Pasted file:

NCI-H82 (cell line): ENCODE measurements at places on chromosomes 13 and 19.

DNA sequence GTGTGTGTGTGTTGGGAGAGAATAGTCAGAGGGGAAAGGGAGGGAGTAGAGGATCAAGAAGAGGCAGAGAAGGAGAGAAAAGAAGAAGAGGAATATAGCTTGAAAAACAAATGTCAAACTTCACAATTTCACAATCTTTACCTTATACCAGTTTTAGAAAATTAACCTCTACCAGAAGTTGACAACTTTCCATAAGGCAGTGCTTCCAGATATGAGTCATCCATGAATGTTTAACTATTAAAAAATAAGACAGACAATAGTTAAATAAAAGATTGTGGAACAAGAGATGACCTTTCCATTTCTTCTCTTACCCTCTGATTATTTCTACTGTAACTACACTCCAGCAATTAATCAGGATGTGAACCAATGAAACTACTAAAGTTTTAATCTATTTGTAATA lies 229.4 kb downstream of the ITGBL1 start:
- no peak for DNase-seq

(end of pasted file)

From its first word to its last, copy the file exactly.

NCI-H82 (cell line): ENCODE measurements at places on chromosomes 13 and 19.

DNA sequence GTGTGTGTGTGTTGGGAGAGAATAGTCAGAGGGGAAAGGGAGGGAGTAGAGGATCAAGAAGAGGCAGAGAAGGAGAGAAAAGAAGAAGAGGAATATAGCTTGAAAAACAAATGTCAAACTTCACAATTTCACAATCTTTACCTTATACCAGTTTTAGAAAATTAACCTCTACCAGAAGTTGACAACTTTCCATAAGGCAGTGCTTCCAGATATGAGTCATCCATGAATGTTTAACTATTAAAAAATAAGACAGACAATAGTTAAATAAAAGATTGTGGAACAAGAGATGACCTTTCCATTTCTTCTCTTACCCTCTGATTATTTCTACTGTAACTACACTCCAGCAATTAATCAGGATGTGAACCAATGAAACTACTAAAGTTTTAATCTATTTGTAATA lies 229.4 kb downstream of the ITGBL1 start:
- no peak for DNase-seq